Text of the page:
27 Apr Don’t make net-zero harder than it needs to be
By John Carnegie, chief executive of Energy Resources Aotearoa.
Achieving net zero emissions by 2050 is an admirable and achievable goal, but the Climate Change Commission has proposed a much tougher road than we really need to follow.
The commission is picking winners and losers – trying to control emission levels like a grand conductor, rather than unlocking the full set of tools available.
Crucially, these under-used tools include offsetting emissions through planting trees and access to international units.
This is important because some things are very difficult and expensive to decarbonise, including air travel and producing steel for buildings. In many cases, there is often no realistic or affordable alternatives available.
Therefore, it makes sense to offset these emissions, rather than trying to eliminate or replace them at great cost.
The net result for New Zealand’s emissions would be the same.
And it would actually be better for the global climate. This is because shutting down these activities or industries often means they just move overseas where rules are less strict.
Critics might say planting trees is only a temporary solution, and I agree. But it gives us vital time to develop and deploy new technologies and solutions.
Rely on the ETS
One example of picking winners and losers is the CCC’s proposed ban on new natural gas connections from 2025.
This is not only an expensive approach, but also but ultimately pointless given the emissions trading scheme now has a cap.
This means there is both a price on emissions and a Government-mandated limit on the level of emissions that can be created across New Zealand.
This makes additional policies, including bans or subsidies, effectively useless.
This is because of the ‘waterbed effect’.
Pushing down on one area – such as banning new gas connections or importing some types of cars – means emissions will just pop up and be slightly higher in another area. The total amount of water in the bed doesn’t change.
Instead of pushing the bed, recognise that the emissions trading scheme is the best tool for lowering emissions.
The ETS encourages people and businesses to make their own decisions on the best way to curb emissions.
That drives innovation without central planners trying to guess which technologies will succeed or fail. Picking winners can mean not just wasting money on bad bets but also cutting off valuable options.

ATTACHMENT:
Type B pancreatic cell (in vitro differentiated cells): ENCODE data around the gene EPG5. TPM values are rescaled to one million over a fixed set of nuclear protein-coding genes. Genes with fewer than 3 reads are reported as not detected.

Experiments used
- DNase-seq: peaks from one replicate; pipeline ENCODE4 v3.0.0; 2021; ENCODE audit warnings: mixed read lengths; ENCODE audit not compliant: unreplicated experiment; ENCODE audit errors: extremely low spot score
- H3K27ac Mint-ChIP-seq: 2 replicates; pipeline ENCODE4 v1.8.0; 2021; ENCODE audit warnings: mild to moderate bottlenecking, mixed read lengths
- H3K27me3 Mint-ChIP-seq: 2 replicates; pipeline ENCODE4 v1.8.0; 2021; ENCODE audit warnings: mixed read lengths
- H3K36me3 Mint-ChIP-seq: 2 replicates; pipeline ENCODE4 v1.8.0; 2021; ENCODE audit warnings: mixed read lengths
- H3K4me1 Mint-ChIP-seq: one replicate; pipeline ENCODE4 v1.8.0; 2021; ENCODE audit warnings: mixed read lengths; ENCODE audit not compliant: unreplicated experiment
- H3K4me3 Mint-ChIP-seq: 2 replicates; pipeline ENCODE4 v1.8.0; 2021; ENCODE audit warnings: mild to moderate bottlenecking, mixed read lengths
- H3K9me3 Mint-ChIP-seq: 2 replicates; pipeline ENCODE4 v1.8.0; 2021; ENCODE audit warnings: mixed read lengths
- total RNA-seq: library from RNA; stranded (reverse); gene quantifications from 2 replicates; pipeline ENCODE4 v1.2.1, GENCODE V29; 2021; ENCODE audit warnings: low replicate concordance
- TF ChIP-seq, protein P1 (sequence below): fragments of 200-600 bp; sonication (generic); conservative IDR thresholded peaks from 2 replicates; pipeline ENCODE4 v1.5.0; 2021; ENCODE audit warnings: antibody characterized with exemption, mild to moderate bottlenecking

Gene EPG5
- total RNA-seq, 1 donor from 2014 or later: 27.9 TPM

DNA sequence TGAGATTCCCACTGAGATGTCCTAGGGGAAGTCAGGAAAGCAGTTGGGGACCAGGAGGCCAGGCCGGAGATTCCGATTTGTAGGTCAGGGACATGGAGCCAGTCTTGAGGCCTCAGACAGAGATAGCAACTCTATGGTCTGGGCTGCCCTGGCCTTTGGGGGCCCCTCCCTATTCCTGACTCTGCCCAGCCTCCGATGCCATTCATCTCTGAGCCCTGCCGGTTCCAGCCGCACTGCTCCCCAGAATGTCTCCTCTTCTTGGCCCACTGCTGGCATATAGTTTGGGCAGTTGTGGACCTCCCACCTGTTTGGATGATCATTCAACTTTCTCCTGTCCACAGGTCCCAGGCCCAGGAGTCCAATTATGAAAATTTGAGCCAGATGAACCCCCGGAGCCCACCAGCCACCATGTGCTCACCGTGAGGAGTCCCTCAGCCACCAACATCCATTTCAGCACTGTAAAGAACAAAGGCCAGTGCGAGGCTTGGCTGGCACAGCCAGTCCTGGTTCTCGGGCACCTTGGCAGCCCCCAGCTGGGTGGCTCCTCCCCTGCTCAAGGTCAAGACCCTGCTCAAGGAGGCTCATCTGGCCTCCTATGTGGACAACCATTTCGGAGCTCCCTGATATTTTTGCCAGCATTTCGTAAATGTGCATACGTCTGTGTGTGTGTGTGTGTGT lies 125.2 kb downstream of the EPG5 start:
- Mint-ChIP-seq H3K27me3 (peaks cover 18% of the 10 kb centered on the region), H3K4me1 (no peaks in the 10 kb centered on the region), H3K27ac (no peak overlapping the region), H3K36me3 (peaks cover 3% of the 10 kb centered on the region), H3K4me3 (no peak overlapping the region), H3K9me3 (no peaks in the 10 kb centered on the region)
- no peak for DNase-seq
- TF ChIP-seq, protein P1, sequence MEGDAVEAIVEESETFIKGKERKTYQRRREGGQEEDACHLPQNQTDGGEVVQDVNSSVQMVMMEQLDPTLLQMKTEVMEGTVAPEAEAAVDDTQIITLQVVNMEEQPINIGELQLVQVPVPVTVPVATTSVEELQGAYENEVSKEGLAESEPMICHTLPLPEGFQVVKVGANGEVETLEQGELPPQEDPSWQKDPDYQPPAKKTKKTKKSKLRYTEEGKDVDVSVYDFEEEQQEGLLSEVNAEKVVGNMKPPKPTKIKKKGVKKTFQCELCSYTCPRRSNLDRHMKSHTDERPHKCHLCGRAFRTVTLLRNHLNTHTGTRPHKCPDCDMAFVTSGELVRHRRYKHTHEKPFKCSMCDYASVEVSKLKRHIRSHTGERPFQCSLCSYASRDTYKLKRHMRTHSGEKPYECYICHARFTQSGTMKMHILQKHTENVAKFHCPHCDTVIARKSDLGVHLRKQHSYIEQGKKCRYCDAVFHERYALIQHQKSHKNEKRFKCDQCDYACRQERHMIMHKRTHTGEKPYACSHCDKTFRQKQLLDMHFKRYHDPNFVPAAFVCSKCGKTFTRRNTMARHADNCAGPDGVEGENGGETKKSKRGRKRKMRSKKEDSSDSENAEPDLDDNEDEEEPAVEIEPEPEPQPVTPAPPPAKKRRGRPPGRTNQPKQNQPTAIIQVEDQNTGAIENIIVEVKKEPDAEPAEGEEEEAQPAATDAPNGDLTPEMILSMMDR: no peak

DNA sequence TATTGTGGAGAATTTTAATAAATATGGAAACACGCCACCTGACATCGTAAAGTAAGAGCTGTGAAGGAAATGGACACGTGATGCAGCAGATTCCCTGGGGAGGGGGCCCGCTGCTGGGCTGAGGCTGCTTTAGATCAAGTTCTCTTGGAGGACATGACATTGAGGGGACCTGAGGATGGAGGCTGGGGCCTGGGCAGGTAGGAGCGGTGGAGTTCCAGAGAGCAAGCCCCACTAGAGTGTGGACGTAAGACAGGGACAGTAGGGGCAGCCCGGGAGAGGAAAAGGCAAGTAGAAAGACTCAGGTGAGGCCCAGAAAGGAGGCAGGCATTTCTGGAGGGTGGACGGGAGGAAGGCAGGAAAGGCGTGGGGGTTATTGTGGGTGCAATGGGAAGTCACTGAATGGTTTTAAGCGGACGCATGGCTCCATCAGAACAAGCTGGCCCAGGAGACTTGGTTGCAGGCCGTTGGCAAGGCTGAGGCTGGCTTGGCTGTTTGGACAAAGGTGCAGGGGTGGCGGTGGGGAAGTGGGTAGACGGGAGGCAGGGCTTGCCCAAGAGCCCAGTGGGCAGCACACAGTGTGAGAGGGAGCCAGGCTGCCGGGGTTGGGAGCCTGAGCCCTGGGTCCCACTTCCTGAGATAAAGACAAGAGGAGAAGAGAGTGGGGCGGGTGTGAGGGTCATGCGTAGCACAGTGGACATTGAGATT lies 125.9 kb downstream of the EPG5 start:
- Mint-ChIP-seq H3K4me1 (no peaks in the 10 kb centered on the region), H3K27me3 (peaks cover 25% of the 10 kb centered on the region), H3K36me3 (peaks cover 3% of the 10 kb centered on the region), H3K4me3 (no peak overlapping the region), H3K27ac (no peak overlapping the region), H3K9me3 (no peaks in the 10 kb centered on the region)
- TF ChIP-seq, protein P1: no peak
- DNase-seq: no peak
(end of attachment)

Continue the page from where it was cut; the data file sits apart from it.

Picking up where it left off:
If we use the ETS then very few (if any) other policies will be needed to meet our climate goals.
In fact, the Commission’s own modelling shows that modestly increasing the ETS unit price to $50 would see New Zealand meeting the net-zero target by 2050, with planting trees being an important (although temporary) part of this.
Don’t cut off valuable options
First Gas has devised a plan to decarbonise the gas network that highlights the foolishness of a ban on new gas connections.
First Gas aims use the existing infrastructure for blended gas from 2030 onwards, before switching to 100 per cent zero-emissions hydrogen by 2050.
This is a perfect demonstration of how the ETS works.
By putting a price on emissions, it is already encouraging industries to develop new approaches such as this.
In contrast, a ban on new gas connections from 2025 would completely undermine this plan.
New Zealand could not only develop green hydrogen but also produce new bio-gases with zero emissions or capture existing bio-gases.
That is why we should retain and support our gas infrastructure instead of cutting off options.
In a recent survey of its members, the Restaurant Association found shock and horror at the proposed connection ban. Moving away from natural gas would be a nightmare for busy commercial kitchens in terms of both cost and practicality.
It would also be hugely expensive for New Zealand families who want to use natural gas for cooking, heating and hot water. Forcing them into more expensive options they wouldn’t otherwise choose would create hostility and undermine public support for climate change policies.
That would be a high price to pay for a policy that won’t even reduce emissions.
The Climate Change Commission deserves credit for an enormous piece of work with an admirable goal we support.
But in over-stretching the CCC cold make the energy transition much more difficult than it needs to be.